Can democracy solve the climate crisis?

13 June 2022

Linda Wedlin in front of books.

Linda Wedlin, Professor at Department of Business Studies.

Hello Linda Wedlin, organisor and moderator of a panel discussion during Almedalen Week with the theme ‘What knowledge and what kind of democracy is needed for a successful climate transition?’ What are you going to be discussing?

“The environmental debate has sometimes criticised democratic principles for being too slow. At the same time, there is criticism that there is no time to produce the documentation that democratic processes require. We will start with these two criticisms and discuss what is really needed for us to be able to make decisions and cope with rapid climate change. Can democracy manage this? And do we have all the knowledge we need?”

Would you say that democracy is too slow a tool to solve the climate crisis?
“No, I wouldn’t say that. Rather I believe we need to discuss what type of democratic processes we need and the ways in which they are important. Perhaps they need to be amended or practised in a different way.”

Who are you targeting with this seminar?
“We want to open up a discussion about knowledge and the University’s role in relation to democractic processes. We hope that it will attract an audience that is interested in the University, democracy, and major social issues such as the environment.”

Why is this an important discussion to have today?
“It may not be difficult to justify the importance of the climate issue, but I feel it is also important to discuss the components of knowledge and democracy. What role should science and scientific knowledge play in different types of decision-making? This is something that has become relevant in connection with Covid, for example. Our set of rules is not always the same as those of politicians, and they don’t always match up.”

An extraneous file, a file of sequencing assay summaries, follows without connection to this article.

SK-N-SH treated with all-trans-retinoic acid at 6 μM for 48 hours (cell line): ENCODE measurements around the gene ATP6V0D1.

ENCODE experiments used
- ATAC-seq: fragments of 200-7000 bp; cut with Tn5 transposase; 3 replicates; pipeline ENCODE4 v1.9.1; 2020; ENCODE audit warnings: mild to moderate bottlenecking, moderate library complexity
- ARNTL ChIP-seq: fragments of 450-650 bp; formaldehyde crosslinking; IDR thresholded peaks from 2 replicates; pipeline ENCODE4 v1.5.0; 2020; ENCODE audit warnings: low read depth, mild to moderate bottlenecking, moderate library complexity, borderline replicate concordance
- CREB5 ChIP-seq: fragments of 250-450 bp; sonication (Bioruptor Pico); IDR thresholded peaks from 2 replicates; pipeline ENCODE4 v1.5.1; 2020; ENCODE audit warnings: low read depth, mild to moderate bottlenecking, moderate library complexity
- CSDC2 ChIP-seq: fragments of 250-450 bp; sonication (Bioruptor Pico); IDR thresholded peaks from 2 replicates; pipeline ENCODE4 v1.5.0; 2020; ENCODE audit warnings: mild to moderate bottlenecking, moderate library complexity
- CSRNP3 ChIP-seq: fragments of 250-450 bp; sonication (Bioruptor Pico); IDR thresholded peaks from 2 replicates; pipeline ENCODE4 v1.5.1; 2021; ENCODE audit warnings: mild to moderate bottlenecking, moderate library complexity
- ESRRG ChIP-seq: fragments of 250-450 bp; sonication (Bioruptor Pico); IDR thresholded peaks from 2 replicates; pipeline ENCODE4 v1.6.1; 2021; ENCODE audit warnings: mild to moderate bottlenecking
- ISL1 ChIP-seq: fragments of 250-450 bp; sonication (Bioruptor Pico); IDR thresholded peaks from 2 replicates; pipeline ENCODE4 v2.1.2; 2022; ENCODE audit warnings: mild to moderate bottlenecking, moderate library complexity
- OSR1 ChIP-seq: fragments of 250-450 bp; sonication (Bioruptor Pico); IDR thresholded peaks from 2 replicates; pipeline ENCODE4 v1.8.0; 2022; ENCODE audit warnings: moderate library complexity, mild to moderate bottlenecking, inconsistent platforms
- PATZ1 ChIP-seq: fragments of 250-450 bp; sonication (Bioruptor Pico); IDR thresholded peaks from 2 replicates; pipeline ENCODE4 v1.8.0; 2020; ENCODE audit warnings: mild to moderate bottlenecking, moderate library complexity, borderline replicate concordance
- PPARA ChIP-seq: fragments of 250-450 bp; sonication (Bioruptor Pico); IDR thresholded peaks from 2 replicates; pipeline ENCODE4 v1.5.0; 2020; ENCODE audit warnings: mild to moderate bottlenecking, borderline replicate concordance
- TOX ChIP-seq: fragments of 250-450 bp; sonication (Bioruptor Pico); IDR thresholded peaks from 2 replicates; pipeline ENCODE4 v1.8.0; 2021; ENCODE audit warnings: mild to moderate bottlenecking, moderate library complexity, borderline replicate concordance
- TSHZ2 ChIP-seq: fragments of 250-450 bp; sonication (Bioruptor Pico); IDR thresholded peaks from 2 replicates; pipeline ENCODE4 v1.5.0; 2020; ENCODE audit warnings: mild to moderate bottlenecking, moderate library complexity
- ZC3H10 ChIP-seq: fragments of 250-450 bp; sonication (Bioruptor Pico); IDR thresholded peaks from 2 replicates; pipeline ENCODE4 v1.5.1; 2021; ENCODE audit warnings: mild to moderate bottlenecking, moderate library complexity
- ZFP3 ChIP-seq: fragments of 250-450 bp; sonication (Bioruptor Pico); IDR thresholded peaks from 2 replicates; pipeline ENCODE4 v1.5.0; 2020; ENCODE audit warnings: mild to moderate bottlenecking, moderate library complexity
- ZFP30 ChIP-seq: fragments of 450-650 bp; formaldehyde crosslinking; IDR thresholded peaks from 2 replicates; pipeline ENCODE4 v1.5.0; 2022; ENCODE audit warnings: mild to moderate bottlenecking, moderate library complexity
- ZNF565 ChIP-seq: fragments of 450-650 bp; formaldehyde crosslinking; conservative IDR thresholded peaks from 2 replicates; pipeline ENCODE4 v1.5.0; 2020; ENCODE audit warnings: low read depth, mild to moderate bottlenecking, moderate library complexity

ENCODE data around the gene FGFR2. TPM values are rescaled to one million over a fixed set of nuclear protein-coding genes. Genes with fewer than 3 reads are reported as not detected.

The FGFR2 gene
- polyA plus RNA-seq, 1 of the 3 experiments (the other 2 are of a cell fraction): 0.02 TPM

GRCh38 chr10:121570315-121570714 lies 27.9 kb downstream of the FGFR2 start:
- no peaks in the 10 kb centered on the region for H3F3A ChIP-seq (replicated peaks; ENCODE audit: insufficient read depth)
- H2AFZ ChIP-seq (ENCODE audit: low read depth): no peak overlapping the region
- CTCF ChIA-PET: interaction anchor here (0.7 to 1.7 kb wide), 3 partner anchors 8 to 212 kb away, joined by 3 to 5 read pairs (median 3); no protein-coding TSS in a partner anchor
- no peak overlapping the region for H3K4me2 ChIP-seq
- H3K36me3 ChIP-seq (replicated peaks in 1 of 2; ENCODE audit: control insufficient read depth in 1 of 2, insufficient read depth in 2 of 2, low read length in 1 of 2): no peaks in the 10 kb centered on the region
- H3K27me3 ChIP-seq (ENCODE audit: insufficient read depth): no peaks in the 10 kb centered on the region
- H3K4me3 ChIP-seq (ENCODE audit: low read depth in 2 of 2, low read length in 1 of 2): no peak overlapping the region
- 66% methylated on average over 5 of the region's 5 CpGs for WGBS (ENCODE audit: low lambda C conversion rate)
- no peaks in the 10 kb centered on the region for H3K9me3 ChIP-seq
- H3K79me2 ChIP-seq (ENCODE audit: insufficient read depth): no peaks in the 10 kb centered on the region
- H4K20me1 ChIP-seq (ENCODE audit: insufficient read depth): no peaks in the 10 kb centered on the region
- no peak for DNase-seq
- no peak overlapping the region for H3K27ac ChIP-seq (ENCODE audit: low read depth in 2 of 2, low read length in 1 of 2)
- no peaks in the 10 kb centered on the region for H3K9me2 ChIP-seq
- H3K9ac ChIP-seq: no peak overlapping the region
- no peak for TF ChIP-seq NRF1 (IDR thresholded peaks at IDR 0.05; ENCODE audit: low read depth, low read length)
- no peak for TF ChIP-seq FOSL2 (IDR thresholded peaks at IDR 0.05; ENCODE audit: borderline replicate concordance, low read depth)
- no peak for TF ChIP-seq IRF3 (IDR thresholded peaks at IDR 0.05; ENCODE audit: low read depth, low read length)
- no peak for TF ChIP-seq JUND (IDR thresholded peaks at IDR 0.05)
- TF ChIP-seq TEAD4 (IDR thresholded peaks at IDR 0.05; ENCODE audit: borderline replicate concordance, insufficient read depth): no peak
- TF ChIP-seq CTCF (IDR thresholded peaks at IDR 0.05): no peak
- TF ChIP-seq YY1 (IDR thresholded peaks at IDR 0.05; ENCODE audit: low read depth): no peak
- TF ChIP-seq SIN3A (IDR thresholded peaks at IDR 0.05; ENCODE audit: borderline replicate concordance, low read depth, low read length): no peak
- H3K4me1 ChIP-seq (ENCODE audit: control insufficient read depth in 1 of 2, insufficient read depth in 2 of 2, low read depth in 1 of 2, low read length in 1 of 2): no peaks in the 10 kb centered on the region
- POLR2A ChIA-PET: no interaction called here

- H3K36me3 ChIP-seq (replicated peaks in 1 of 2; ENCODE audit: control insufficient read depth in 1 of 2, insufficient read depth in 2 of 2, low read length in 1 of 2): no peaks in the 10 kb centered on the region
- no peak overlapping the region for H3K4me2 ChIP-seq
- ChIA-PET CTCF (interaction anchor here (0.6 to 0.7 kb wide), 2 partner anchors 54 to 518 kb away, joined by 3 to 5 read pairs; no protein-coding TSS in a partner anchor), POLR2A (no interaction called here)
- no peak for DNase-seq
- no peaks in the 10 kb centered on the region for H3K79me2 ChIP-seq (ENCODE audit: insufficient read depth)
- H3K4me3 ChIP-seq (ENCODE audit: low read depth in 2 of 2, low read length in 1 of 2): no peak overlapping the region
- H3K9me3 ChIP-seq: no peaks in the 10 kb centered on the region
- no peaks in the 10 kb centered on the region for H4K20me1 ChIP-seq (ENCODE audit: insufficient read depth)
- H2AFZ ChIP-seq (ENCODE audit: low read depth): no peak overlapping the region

Do you mean that science is not always listened to?
“This could be the case. However, I feel it could be due to the fact that the scientific discussion does not follow the same logic as the political one. The decision-makers and politicians want answers, and ideally fast ones. Science seldom yields immediate answers and it is this clash that I believe can create a problem. After all, we want to have a science-based decision-making process, but then we need to be realistic about what expectations we have and what knowledge we are using as a basis for our decisions.”

What do you hope to get out of participating in Almedalen Week?
“The research programme ‘Democracy and Higher Education’ is arranging the seminar, and our ambition is to stimulate a general discussion about these issues. Quite simply, we want to show that issues concerning the relationship between democratic processes, knowledge and science are relevant in many different contexts, for example the environment.”

What knowledge and what kind of democracy is needed for a successful climate transition?

The discussion about sustainability raises the question as to what type of knowledge and what kinds of decision are actually needed to ensure we successfully make the climate transition. Which democratic principles are important and what knowledge is needed to take democratic decisions in relation to the climate issue? All of this will be discussed by a panel including active climate debaters, researchers and students, including Maria Wetterstrand, CEO of Miltton Purpose and former Swedish Green Party spokesperson, Sofia Näsström, Professor of Political Science at Uppsala University and Lovisa Håkansson, teaching assistant at the Unit for Academic Teaching and Learning at Uppsala University.

Time: Tuesday 5 July, 12:15-13:00

Venue: B Building, Uppsala University, Cramérgatan 3 main entrance, B51